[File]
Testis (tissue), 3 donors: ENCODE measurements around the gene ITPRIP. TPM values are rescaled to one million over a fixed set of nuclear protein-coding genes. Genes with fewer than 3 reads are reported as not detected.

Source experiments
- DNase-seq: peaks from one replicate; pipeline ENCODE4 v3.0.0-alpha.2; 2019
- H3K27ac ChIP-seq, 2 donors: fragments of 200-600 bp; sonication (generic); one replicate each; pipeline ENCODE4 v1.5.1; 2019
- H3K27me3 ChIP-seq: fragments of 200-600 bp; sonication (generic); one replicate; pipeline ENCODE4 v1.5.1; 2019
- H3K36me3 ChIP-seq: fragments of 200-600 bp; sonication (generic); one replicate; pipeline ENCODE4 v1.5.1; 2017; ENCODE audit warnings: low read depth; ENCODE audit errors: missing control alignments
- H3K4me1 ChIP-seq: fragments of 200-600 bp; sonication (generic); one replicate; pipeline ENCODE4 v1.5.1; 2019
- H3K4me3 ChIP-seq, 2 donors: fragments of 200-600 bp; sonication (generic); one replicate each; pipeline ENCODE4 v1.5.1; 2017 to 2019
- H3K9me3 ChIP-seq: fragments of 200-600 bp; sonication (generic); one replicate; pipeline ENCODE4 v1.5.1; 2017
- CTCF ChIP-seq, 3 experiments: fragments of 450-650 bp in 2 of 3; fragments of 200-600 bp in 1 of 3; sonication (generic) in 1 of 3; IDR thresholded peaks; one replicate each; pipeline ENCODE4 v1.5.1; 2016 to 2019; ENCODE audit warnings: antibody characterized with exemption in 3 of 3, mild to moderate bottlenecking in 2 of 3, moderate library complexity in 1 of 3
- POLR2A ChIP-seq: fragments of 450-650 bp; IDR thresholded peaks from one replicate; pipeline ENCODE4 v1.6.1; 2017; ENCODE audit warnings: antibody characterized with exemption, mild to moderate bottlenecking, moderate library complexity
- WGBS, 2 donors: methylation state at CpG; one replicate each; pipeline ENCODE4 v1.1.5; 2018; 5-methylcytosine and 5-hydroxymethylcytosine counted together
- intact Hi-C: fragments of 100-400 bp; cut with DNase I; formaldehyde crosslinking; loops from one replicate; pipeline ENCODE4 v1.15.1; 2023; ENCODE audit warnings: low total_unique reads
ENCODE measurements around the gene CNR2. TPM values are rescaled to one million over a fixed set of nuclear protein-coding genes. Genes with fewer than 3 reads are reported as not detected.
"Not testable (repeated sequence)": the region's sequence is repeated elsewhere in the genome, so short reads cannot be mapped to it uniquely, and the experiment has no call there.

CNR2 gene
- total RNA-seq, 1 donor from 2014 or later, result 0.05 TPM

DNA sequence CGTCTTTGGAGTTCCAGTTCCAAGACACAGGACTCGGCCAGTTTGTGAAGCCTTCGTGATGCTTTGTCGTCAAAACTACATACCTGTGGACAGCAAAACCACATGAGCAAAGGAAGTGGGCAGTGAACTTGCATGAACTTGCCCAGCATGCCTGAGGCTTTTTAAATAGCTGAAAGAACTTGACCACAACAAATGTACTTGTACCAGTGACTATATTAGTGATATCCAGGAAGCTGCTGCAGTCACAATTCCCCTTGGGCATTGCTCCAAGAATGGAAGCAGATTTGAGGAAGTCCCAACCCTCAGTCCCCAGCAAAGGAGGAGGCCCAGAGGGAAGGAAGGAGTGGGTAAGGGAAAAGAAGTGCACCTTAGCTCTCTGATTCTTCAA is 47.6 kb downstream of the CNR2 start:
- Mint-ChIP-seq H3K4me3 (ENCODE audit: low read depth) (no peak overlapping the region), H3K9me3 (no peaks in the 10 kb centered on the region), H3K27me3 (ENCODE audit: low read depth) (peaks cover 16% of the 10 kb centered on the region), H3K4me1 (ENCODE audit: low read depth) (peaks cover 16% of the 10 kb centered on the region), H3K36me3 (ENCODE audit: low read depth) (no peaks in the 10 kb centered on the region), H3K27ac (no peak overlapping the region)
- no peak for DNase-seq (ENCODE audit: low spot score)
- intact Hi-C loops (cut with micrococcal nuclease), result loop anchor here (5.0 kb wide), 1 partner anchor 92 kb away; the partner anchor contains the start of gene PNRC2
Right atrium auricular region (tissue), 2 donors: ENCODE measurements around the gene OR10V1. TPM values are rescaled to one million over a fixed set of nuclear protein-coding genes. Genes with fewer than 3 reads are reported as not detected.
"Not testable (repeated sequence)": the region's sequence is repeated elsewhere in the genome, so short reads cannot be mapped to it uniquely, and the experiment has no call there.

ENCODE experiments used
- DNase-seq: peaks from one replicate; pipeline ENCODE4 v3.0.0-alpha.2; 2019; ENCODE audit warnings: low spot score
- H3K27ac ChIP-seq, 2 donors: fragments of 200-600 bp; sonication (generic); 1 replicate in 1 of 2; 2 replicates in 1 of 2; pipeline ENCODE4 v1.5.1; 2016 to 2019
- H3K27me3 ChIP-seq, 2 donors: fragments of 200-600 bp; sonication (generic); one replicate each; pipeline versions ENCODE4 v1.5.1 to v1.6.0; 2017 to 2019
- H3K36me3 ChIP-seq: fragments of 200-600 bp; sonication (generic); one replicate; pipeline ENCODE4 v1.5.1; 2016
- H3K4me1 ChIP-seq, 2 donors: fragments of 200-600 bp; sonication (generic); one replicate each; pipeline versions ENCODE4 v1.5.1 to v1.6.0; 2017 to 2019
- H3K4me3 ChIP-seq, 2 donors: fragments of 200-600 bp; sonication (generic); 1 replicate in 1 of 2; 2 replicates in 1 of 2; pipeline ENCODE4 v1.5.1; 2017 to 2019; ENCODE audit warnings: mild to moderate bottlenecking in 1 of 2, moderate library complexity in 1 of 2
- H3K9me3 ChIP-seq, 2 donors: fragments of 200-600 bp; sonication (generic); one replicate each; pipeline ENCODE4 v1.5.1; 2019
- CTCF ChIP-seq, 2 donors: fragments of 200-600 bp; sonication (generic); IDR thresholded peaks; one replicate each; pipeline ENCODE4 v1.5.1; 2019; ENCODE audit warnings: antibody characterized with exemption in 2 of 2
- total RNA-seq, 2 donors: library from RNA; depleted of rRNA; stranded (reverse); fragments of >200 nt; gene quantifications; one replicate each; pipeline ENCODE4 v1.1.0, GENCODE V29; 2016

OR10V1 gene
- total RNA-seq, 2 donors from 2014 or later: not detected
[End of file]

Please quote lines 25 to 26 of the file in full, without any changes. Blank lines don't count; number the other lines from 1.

- DNase-seq: peaks from one replicate; pipeline ENCODE4 v3.0.0-alpha.2; 2019; ENCODE audit warnings: low spot score
- H3K27ac ChIP-seq, 2 donors: fragments of 200-600 bp; sonication (generic); 1 replicate in 1 of 2; 2 replicates in 1 of 2; pipeline ENCODE4 v1.5.1; 2016 to 2019